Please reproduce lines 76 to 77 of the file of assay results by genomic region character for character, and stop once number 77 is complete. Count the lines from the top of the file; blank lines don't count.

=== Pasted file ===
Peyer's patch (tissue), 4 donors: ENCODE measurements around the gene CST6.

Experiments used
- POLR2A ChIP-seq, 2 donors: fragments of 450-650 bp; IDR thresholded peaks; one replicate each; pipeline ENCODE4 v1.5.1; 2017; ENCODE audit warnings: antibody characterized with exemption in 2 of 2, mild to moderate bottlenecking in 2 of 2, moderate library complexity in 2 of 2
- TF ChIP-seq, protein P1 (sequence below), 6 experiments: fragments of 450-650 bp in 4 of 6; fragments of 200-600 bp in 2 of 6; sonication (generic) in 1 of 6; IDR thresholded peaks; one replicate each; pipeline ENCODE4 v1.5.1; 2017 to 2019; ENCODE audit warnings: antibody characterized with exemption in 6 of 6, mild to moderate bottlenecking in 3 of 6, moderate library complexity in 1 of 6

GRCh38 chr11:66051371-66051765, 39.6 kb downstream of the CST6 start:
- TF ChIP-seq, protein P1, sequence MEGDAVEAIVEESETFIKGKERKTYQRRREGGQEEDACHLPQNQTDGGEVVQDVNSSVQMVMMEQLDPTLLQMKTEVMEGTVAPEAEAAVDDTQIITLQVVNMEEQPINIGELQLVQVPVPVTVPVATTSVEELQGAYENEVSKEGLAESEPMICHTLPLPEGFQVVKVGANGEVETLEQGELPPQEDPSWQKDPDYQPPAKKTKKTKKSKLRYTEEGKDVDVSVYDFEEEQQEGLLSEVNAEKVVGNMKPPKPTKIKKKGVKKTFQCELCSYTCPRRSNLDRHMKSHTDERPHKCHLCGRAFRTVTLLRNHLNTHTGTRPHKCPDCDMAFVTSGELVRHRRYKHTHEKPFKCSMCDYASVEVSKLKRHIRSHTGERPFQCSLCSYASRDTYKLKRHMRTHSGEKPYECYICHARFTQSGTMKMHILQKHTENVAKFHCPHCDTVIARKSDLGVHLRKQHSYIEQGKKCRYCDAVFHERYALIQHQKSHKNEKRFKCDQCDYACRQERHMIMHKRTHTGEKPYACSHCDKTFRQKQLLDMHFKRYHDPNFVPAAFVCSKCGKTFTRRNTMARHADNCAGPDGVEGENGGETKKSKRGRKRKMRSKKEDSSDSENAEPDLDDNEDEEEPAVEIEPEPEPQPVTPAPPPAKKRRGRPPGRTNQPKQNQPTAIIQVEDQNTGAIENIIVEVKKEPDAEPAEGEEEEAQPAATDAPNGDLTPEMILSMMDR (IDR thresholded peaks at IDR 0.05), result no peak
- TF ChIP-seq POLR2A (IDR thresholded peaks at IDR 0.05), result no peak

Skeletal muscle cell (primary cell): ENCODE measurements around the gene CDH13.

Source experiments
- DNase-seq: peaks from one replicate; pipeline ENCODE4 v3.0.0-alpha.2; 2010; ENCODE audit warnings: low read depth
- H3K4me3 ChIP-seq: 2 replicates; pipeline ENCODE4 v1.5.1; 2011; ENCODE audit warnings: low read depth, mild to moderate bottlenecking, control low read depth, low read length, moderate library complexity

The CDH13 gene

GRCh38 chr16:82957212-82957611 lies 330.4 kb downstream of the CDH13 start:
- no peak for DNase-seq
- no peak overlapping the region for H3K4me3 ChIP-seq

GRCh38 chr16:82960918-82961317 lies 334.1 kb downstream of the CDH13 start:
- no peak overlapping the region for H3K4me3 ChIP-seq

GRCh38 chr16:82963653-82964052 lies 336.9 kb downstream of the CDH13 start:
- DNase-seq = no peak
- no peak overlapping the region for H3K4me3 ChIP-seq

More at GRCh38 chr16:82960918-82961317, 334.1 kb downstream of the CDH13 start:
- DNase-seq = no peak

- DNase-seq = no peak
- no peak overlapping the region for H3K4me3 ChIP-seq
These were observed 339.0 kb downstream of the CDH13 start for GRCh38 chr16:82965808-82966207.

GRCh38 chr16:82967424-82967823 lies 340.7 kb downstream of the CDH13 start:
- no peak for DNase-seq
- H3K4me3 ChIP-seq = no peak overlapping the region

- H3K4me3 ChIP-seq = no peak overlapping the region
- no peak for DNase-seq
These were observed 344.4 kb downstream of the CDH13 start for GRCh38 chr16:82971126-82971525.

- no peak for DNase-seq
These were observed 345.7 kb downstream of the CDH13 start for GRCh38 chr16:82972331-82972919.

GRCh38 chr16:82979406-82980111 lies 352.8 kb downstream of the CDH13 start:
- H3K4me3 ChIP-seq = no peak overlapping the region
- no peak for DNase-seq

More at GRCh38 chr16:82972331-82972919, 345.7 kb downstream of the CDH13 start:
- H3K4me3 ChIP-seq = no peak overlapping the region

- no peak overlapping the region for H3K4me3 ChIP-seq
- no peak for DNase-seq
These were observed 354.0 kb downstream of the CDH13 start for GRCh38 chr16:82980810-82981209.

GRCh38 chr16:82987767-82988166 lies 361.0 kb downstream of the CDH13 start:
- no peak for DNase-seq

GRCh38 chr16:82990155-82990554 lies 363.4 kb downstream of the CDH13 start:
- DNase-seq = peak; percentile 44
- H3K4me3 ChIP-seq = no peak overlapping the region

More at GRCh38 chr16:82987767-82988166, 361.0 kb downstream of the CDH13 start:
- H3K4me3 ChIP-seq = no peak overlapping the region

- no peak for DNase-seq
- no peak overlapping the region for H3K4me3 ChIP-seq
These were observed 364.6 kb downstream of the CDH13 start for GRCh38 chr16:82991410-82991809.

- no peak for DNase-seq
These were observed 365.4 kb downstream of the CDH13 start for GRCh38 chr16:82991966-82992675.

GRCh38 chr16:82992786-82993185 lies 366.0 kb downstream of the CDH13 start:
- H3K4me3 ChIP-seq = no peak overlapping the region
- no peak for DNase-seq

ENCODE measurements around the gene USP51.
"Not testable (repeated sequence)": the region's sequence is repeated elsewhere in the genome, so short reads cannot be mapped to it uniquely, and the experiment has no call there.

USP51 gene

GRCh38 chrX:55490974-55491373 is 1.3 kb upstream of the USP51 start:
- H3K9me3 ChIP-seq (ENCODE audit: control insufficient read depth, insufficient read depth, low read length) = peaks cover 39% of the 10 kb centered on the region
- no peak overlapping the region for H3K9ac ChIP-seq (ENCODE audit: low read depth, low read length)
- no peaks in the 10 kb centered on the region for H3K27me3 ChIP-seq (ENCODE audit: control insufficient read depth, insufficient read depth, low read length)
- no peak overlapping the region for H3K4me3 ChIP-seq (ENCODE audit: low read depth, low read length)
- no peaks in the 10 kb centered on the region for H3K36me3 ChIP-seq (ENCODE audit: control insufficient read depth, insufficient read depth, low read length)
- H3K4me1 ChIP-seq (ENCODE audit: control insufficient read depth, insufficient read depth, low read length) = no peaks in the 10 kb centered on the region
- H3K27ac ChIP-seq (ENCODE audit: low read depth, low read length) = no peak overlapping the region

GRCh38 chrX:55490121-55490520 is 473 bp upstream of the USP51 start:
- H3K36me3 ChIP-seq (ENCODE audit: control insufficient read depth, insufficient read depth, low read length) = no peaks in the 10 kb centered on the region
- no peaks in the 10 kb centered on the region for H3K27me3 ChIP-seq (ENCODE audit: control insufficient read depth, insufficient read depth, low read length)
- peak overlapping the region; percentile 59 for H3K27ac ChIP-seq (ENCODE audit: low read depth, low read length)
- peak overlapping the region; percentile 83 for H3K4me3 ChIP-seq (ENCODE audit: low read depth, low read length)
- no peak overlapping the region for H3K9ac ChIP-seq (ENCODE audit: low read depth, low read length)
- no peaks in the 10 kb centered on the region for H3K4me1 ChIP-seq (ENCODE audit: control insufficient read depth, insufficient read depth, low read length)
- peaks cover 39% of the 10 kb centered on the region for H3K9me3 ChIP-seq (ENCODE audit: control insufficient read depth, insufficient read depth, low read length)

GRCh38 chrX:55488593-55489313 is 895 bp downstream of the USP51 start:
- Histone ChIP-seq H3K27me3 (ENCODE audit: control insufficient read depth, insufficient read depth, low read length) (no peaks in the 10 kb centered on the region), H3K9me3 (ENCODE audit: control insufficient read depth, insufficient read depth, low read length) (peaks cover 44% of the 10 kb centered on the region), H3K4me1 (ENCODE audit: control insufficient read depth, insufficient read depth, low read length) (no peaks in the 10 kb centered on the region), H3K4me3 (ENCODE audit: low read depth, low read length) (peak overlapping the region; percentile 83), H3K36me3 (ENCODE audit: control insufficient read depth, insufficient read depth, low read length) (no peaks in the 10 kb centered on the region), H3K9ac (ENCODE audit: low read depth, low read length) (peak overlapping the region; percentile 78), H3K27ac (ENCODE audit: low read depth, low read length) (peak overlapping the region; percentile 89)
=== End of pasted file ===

GRCh38 chrX:55488593-55489313 is 895 bp downstream of the USP51 start:
- Histone ChIP-seq H3K27me3 (ENCODE audit: control insufficient read depth, insufficient read depth, low read length) (no peaks in the 10 kb centered on the region), H3K9me3 (ENCODE audit: control insufficient read depth, insufficient read depth, low read length) (peaks cover 44% of the 10 kb centered on the region), H3K4me1 (ENCODE audit: control insufficient read depth, insufficient read depth, low read length) (no peaks in the 10 kb centered on the region), H3K4me3 (ENCODE audit: low read depth, low read length) (peak overlapping the region; percentile 83), H3K36me3 (ENCODE audit: control insufficient read depth, insufficient read depth, low read length) (no peaks in the 10 kb centered on the region), H3K9ac (ENCODE audit: low read depth, low read length) (peak overlapping the region; percentile 78), H3K27ac (ENCODE audit: low read depth, low read length) (peak overlapping the region; percentile 89)